Playing with the idea at what point an artist is allowed to do a retrospective, Müller pre- sents his retrospective now, bringing together a wide range of works from the last ten years of his career.
Following Müller’s strategy to non-hierarchically combine originals and copies, this text consists of fragments copied and pasted from other texts about his work. The title of the show, Allegiance & Oblivion, is taken from his first solo exhibition at Galleria Federico Vavassori. It is meant to suggest a dialectical friction between a loyalty to the codes of cultures as of art (allegiance as devotion) and a reality of things, which we are not able to grasp and rather constantly fail to achieve (oblivion, as amnesia, but also nothingness, silence).
A mode of Müller’s process is an accumulation of objects and images, which are submitted to the viewer beyond any cataloging or order, but only and joyfully in their variety and heterogeneity. Works which develop into series—think of furniture such as wardrobes, bookcases, and trunks—coexist with works that include series of objects and/or images—think of the crowns of blown glass bubbles that are, perhaps, Müller’s most iconic work. In these works, a metonymic tension between the part and the whole results in a collection of individualities that the viewer can only experience in two ways: through the juxtaposition between the parts, hence the assertive exercise of comparing the quality of each glass orb; or the awareness of one’s own otherness in relation to the work, an entity alien to the viewer. These works are inclusive and engaging, but at the same they hint at the solitude of both work and viewer, both subjects doomed to wander among a multiplicity of status and contexts.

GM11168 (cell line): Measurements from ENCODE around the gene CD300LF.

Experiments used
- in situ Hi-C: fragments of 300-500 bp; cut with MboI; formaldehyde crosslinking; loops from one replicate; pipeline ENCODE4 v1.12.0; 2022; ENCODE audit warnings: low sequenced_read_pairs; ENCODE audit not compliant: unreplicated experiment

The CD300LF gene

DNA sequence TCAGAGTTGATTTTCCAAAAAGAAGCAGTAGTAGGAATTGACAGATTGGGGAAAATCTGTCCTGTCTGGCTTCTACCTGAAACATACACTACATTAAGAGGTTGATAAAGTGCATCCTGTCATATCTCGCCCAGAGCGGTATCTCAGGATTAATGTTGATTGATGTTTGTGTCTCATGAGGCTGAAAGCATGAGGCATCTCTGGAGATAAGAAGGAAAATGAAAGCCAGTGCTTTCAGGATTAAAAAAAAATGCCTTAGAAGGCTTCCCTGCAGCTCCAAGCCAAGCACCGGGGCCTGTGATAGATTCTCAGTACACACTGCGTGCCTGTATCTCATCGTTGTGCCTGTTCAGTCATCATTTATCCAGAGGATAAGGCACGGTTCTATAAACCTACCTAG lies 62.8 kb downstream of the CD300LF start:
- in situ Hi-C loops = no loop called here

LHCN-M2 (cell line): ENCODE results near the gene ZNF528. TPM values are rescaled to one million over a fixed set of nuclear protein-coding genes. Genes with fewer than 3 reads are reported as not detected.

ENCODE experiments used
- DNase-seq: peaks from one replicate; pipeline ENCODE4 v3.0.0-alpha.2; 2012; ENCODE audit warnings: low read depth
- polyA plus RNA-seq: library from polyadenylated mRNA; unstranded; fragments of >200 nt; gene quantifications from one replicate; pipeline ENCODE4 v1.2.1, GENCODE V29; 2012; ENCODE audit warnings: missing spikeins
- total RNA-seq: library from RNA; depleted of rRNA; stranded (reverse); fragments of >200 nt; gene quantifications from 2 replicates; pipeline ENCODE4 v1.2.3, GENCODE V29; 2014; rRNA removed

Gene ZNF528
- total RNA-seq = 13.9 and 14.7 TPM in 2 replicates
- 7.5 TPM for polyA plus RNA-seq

Müller often infuses his artworks with a certain black humor: some are conceived to comment on the creative process itself and on creativity as a palliation of the effects of capitalist economy. “The humor is basically mechanical: it’s the laughter provoked by watching something break down. I’m interested in heightening the failures that are intrinsically part of any system of representation. There is an implicit absurdity in the positions artists assume to make up for these malfunctions. It’s like watching someone slip and pretending nothing happened,” says Müller in an interview.
The things Müller makes contain something unsayable, strange and moving. They celebrate life in its uncertainties and contradictions. The fact that art can resiliently stand up to so much interrogation is as much a part of Müller’s work as his line of questioning.
Photo by Leo van Kampen